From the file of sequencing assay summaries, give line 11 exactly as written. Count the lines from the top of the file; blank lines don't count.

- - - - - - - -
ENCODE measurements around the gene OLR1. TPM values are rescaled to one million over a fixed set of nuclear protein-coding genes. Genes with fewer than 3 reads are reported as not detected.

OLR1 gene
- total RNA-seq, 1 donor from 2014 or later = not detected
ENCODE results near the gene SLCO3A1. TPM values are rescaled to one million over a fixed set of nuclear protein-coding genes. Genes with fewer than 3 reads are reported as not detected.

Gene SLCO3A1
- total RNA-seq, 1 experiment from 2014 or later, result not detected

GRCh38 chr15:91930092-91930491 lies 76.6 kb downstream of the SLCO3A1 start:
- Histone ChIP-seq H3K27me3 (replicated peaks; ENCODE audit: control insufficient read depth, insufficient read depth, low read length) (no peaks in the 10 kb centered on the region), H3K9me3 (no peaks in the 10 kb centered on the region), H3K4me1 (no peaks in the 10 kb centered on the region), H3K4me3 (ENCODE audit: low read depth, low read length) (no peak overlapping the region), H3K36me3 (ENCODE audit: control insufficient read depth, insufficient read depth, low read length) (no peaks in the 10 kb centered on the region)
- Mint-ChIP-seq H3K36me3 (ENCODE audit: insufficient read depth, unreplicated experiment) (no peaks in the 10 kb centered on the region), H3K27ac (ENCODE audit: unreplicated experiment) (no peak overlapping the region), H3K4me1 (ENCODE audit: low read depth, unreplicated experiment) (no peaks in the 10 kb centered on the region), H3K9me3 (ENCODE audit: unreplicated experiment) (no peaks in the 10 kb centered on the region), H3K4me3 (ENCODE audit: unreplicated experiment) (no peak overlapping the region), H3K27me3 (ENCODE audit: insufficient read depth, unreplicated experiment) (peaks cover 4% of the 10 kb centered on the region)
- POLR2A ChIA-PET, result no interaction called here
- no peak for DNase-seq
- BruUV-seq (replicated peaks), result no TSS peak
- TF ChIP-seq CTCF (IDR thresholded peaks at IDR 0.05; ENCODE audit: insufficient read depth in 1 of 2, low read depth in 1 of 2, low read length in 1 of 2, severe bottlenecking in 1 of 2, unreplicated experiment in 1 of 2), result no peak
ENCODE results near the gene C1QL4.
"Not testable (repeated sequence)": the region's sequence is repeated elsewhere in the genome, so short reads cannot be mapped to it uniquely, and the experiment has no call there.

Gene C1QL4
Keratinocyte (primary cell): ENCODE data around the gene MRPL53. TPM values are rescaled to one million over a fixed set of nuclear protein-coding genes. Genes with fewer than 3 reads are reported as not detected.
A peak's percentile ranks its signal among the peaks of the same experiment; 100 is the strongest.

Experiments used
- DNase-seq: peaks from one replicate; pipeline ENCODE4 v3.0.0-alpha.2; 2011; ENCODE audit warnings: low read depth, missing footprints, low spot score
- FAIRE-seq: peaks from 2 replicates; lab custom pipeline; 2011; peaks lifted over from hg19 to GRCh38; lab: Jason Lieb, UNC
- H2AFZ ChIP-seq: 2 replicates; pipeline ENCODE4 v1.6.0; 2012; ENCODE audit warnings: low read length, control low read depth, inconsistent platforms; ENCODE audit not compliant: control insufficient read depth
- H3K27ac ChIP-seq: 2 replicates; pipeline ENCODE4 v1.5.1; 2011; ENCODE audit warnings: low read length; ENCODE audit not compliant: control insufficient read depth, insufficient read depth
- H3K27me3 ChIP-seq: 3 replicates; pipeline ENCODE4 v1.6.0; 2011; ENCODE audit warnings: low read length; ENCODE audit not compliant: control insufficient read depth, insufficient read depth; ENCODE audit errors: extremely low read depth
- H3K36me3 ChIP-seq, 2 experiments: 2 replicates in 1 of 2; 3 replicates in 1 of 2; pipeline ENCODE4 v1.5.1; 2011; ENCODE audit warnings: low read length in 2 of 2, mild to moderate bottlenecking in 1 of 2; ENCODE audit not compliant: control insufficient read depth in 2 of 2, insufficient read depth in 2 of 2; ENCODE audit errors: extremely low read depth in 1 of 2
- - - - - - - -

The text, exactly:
- no peak for DNase-seq